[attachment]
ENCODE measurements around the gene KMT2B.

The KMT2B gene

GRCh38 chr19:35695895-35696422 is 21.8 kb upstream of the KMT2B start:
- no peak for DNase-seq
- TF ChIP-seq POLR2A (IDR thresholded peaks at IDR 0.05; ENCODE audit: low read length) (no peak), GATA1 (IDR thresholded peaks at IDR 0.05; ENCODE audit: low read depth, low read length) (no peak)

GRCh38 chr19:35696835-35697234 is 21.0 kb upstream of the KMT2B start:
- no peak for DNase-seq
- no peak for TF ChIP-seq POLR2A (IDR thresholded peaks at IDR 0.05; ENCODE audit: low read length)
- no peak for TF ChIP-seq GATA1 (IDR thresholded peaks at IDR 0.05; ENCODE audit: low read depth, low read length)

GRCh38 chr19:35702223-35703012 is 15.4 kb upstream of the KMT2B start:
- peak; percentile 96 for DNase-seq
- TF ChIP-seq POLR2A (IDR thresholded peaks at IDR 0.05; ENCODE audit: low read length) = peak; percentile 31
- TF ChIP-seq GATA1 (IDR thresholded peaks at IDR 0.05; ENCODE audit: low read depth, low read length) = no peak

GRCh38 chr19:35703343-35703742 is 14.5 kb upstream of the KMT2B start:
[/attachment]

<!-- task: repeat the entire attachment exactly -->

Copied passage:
ENCODE measurements around the gene KMT2B.

The KMT2B gene

GRCh38 chr19:35695895-35696422 is 21.8 kb upstream of the KMT2B start:
- no peak for DNase-seq
- TF ChIP-seq POLR2A (IDR thresholded peaks at IDR 0.05; ENCODE audit: low read length) (no peak), GATA1 (IDR thresholded peaks at IDR 0.05; ENCODE audit: low read depth, low read length) (no peak)

GRCh38 chr19:35696835-35697234 is 21.0 kb upstream of the KMT2B start:
- no peak for DNase-seq
- no peak for TF ChIP-seq POLR2A (IDR thresholded peaks at IDR 0.05; ENCODE audit: low read length)
- no peak for TF ChIP-seq GATA1 (IDR thresholded peaks at IDR 0.05; ENCODE audit: low read depth, low read length)

GRCh38 chr19:35702223-35703012 is 15.4 kb upstream of the KMT2B start:
- peak; percentile 96 for DNase-seq
- TF ChIP-seq POLR2A (IDR thresholded peaks at IDR 0.05; ENCODE audit: low read length) = peak; percentile 31
- TF ChIP-seq GATA1 (IDR thresholded peaks at IDR 0.05; ENCODE audit: low read depth, low read length) = no peak

GRCh38 chr19:35703343-35703742 is 14.5 kb upstream of the KMT2B start: